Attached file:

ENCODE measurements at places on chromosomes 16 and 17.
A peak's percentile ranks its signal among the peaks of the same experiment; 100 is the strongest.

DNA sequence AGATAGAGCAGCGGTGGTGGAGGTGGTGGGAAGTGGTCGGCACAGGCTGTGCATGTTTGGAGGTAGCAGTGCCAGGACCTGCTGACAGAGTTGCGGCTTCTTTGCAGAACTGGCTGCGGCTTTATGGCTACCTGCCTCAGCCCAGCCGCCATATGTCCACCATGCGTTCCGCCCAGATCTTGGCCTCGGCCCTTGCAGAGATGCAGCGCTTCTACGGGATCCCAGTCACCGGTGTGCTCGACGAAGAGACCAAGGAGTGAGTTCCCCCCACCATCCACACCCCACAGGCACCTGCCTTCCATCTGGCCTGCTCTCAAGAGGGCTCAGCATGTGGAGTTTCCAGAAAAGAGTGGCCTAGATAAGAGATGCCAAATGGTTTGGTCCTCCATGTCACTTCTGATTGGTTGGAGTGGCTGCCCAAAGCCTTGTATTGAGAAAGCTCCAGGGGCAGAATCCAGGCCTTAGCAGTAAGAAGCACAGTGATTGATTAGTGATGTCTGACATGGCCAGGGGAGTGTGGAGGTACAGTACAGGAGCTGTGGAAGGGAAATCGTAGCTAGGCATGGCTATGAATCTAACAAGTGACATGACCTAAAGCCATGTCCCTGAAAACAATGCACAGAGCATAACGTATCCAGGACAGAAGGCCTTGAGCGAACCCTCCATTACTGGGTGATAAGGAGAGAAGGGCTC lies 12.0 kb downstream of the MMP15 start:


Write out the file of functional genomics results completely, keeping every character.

ENCODE measurements at places on chromosomes 16 and 17.
A peak's percentile ranks its signal among the peaks of the same experiment; 100 is the strongest.

DNA sequence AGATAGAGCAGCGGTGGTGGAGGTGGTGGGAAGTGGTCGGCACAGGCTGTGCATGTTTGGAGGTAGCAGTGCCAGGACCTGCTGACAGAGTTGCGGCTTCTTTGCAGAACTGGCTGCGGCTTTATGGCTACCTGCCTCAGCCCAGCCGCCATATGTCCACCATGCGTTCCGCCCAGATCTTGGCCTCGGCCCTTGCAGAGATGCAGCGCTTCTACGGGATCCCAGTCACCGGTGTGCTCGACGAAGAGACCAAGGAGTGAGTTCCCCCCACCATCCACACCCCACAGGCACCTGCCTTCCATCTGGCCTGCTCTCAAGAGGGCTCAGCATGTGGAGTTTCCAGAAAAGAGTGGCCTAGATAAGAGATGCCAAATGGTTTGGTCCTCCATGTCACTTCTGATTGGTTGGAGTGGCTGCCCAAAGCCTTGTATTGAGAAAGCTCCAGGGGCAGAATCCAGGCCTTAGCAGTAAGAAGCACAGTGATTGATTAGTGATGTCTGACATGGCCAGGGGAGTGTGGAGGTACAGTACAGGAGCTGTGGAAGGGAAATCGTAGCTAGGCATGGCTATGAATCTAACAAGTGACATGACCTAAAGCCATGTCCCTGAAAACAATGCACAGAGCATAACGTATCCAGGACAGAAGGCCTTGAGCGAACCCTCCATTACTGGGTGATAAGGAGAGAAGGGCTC lies 12.0 kb downstream of the MMP15 start: